They understood what we were doing and they were all in. We’ve been working with them for a year and a half now its just been pretty exciting. They’re kind of finishing up the last little bit of a 510K submission. To see one of customers go from a very early concept proof of concept prototype to putting together their entire design control package and capturing all of their quality system, and then submitting a 510K and finishing answering that last question from the FDA and are days and maybe a couple of weeks way from getting clearance. That is really really exiting. That is one story.


We have a few other companies they’ve been able to achieve ISO 13485 certification because of implementing Greenlight.guru. There is a lot of stories like that. Those are just a couple. Just seeing how people understand when you explain design controls and you’re able to show them a visual simple work flow on how to capture, manage, and maintain that. To see the reaction in people that have been doing this for decades, their reaction is amazing. The people who have never done this before their reaction is amazing. I have a good time working with our customers.


Megan: Good. Your company just seems like a really cool company. You have an awesome video on your website of people playing foosball and everybody’s got these sporty Greenlight.guru gear on. Even your mac computers are green. Tell us a little bit about the company culture.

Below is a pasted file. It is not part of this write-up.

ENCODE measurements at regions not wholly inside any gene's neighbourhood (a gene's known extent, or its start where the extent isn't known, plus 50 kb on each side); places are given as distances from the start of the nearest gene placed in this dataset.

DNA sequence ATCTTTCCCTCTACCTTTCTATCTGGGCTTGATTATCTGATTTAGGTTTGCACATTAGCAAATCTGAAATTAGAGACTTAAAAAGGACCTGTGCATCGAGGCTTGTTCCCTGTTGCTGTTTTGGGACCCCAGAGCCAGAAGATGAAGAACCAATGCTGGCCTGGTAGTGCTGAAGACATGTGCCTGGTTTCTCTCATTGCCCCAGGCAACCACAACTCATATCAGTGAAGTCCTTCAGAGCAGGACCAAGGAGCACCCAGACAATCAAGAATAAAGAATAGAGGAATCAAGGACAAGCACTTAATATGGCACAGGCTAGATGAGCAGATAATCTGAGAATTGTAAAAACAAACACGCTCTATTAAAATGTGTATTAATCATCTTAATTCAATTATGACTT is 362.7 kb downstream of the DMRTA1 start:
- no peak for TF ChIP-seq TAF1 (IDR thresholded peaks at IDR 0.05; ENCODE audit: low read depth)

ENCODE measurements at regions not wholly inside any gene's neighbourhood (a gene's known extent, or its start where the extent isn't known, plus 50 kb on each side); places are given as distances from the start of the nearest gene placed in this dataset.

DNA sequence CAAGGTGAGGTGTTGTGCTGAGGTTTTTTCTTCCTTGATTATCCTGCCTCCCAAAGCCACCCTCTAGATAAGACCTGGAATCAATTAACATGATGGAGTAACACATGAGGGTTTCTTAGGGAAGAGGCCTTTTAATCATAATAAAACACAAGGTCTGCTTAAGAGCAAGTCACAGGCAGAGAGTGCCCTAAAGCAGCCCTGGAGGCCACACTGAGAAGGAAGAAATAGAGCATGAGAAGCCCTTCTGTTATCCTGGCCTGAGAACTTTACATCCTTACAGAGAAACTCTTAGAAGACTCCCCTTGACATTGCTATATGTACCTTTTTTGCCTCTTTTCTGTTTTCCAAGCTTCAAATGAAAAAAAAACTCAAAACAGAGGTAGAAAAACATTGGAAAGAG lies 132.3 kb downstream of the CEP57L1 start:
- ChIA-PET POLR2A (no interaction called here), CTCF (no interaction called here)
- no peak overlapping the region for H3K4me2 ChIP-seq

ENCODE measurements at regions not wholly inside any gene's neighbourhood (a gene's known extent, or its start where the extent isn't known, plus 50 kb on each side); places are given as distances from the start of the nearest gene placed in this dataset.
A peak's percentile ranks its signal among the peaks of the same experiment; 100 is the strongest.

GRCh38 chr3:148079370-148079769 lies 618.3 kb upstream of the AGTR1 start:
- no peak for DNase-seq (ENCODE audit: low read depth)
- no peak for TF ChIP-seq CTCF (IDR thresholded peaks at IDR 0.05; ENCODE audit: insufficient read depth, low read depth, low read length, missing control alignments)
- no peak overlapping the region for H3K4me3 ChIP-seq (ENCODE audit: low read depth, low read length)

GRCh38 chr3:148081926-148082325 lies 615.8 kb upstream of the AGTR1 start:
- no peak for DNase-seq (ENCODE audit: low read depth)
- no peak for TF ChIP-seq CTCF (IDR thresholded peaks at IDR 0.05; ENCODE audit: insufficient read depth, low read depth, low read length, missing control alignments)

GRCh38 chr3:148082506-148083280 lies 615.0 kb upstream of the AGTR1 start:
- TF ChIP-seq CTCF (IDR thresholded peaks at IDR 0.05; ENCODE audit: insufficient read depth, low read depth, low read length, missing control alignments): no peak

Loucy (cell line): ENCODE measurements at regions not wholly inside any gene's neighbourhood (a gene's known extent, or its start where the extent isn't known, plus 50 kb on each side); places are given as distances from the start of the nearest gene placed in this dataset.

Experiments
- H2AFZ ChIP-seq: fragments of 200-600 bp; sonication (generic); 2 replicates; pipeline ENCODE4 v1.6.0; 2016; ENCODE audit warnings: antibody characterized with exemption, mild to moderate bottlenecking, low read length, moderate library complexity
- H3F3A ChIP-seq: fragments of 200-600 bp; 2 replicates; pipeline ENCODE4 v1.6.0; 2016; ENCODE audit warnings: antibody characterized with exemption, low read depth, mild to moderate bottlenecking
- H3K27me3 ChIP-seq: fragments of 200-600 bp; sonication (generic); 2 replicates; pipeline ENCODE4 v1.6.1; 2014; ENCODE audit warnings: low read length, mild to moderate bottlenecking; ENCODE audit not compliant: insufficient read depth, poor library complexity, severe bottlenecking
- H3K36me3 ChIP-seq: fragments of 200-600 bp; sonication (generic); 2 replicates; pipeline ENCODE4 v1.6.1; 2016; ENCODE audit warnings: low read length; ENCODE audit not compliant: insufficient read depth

Jon: The culture is important. First of all our vision is quite simple. Our vision is about being the best in the world. The mission is also something that is pretty special around here. We all believe this and our mission is to improve the quality of lives. I think every person on our team they know what means and what they’re doing whether they’re writing code for the software, whether they’re talking to a medical device company on the phone, whether they’re providing training and support to a customer, they understand that their role does improve the quality of lives. Because we’re helping our customers bring their products to market faster.


The products that our customers are developing are life saving, life sustaining, life improving. We have a part in that. We’re helping make that happen. Plus we’re improving the quality of lives of the medical device professional because we’re giving them software solutions that actually make this process so much smoother an easier than the alternative approach.


Megan: Great. Speaking of helping people through the development of their devices, you have a special freebie for our listeners. Tell us more about that.